“I didn’t pay for my insurance but I need to make a claim”

In September 2015 Ken bought a house in Auckland. Ken arranged home and contents insurance through an insurance broker. 

In March 2016, Ken made a claim for his lost mobile phone. When Ken claimed, he found that his insurance policy had lapsed due to non-payment. Ken asked for his insurance to be reinstated.

On 14 April 2016 the broker sent Ken his policy details and an updated policy schedule. The broker’s letter explained Ken was required to pay the premium to confirm his cover. Ken said he did not receive this notification. On 17 April Ken emailed his broker stating “I have not heard from you. Any news?” The broker confirmed by email that the cover was in place. 

Months later in August 2016, the broker wrote to notify Ken that the policy had been cancelled for non-payment of premium. The broker asked for the premium to be paid in order for the policy to be reinstated. Ken confirmed that he received the letter and intended to pay, but had forgotten prior to going on holiday with his family.

Late in the evening on 12 September 2016, Ken and his family returned from their holiday and went straight inside their home. When Ken returned to unpack the car half an hour later, he realised their car had been burgled. More than $12,000 of his family’s belongings had been stolen.

A week later, Ken informed the broker of the theft and asked for assistance in submitting an insurance claim. The insurer declined to cover Ken’s loss because Ken’s policy had been cancelled for non-payment.

Ken acknowledged that he received the cancellation letter on 10 August but disputed receiving the letter on 14 April requesting payment. Ken reasoned that because the broker had not provided him with an invoice for the premium with the cancellation letter, ken’s loss was the broker’s fault.

Ken complained to FSCL.


Ken’s view

Ken complained that the broker had watched his policy lapse and not taken reasonable steps to make him aware of it. While there had been some mix-ups, Ken was certain that an email dated 18 April stated that the broker ‘has placed cover.’

Ken disputed ever receiving the invoice or schedule the broker claimed to have sent on 14 April. Ken alleged that the broker had sent the invoice and schedule to Ken’s previous address. 

Ken said, although he received the letter dated 10 August, he did not receive an invoice for the premium. Ken was uninsured because of the broker’s failure to place insurance.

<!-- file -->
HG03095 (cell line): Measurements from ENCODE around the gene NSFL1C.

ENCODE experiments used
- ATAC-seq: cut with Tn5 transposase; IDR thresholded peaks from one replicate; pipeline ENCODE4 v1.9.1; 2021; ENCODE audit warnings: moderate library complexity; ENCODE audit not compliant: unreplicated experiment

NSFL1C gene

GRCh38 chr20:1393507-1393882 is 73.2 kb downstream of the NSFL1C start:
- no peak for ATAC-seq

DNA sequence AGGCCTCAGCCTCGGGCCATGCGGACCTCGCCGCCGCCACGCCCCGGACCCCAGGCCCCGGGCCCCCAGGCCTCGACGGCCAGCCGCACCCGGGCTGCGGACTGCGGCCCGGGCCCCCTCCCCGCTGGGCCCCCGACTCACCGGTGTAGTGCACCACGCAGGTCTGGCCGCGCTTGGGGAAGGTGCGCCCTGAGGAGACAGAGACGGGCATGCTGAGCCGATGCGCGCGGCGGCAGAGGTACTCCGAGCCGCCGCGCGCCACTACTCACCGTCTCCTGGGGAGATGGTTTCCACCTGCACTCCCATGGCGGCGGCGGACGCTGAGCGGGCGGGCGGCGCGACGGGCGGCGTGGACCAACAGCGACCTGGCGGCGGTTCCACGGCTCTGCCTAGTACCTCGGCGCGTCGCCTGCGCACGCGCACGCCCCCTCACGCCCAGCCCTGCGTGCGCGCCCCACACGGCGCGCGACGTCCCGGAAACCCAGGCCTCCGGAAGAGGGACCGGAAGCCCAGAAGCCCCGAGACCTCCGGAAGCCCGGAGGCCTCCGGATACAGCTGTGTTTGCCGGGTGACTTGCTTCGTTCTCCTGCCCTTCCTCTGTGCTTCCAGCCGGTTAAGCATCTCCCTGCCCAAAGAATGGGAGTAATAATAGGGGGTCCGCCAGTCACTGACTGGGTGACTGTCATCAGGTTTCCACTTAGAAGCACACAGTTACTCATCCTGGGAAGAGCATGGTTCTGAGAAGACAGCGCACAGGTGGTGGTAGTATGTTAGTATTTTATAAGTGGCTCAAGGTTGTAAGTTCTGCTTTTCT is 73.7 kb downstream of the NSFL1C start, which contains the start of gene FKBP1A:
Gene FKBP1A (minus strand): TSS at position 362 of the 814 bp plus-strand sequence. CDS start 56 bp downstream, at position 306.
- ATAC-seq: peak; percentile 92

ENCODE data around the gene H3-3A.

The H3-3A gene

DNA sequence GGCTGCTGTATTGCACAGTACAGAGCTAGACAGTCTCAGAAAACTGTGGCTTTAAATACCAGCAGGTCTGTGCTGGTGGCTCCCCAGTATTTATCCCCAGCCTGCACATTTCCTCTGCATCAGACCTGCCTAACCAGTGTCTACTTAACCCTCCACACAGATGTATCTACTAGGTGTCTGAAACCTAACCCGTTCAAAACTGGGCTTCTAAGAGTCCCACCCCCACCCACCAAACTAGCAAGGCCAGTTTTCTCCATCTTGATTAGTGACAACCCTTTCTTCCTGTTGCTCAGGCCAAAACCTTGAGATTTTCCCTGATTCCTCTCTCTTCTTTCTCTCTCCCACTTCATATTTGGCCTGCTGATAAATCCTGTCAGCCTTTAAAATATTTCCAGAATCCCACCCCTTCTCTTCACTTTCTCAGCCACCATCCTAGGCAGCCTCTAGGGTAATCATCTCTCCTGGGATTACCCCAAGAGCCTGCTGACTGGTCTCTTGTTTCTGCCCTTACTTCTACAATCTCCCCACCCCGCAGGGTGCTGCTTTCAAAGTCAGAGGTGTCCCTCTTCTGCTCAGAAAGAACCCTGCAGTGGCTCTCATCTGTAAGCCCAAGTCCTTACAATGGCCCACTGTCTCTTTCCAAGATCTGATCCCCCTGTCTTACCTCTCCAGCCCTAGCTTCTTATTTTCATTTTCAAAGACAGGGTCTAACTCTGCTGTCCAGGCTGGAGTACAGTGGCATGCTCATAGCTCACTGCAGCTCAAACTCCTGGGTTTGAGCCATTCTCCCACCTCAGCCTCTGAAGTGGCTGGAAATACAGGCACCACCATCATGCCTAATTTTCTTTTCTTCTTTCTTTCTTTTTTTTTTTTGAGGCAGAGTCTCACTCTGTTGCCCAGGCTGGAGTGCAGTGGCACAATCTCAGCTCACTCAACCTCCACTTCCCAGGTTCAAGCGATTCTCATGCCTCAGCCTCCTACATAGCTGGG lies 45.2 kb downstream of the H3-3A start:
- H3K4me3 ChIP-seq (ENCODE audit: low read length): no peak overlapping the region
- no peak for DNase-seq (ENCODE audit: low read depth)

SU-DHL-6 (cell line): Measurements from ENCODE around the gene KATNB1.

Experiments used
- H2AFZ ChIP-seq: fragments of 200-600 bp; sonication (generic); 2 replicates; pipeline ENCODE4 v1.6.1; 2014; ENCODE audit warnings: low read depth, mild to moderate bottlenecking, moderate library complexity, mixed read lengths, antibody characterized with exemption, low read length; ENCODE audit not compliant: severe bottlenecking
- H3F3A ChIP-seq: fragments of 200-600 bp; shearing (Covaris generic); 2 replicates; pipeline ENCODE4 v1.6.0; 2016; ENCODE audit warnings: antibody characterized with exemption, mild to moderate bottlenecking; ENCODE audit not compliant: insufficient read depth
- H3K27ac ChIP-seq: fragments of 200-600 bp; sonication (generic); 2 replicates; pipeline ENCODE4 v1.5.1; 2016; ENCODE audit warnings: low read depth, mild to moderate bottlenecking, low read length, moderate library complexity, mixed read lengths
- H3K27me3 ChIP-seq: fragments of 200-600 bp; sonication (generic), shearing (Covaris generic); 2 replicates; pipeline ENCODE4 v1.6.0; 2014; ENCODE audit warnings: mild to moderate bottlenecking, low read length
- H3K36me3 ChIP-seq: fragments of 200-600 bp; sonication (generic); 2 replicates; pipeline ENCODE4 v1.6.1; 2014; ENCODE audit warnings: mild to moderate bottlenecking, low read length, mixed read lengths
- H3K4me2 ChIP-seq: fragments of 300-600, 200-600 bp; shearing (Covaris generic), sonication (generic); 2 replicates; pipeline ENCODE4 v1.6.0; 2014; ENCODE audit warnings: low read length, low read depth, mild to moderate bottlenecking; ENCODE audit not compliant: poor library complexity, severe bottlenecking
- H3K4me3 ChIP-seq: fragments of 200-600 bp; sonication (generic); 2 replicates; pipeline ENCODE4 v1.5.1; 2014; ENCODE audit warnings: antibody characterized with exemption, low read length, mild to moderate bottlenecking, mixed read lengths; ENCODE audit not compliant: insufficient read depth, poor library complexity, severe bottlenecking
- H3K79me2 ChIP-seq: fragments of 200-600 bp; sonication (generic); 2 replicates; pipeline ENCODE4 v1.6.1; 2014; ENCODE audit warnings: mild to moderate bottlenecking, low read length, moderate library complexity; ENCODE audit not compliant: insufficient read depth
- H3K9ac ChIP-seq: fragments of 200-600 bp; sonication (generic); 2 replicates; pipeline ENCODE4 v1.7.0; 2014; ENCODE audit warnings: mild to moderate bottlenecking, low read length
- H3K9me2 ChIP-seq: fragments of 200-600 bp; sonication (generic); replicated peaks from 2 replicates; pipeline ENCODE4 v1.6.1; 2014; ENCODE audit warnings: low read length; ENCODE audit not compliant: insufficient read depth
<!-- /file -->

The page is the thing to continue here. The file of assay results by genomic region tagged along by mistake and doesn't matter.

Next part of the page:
Broker’s view

The broker said Ken was uninsured at the time of the theft because Ken had not paid the premium for the policy. The broker believed that the letter dated 10 August to Ken told Ken what he had to do to ensure the cover remained in place.

Further, Ken had not paid the premiums for the house and contents policies arranged in September 2015 and March 2016. The broker believed that Ken must have expected to pay premiums, but had not, and Ken had reasonable notice that his polices had lapsed.



It concerned us that the brokers had primarily used emails to contact Ken and confirm cover had been placed, but invoices, the reminder letter, and cancellation notices had been posted with no follow up via email or phone. The contrasting communication methods served no practical benefit to Ken and, given Ken had only ever responded to emails, he may have reasonably expected to be notified by email.

It was clear to us that there was contributory negligence by Ken for his loss. Ken was responsible for paying the premium and being aware of the time frames around renewal. Because it was clear Ken had received the cancellation notice and not acted upon it, the broker had not caused or contributed to Ken’s financial loss.
Even if Ken had not received the April letter which stated that insurance had not been placed, upon receiving the notice of cancellation (dated 10 August) Ken should have taken immediate steps to place insurance even without an invoice.

However, we believed that a prudent broker would have taken steps to ensure Ken had received meaningful notice of cancellation. As a result, we suggested the broker make an offer of $2,000 as compensation for stress and inconvenience. The broker agreed to offer compensation.



Ken did not accept the settlement offer. Ken withdrew his complaint and said he would take the issue to the Disputes Tribunal.


Key insight for consumers

Brokers are helpful in suggesting appropriate insurance cover and insurance policies.  However, the service does not relieve you from your duties to pay your premiums in a timely manner.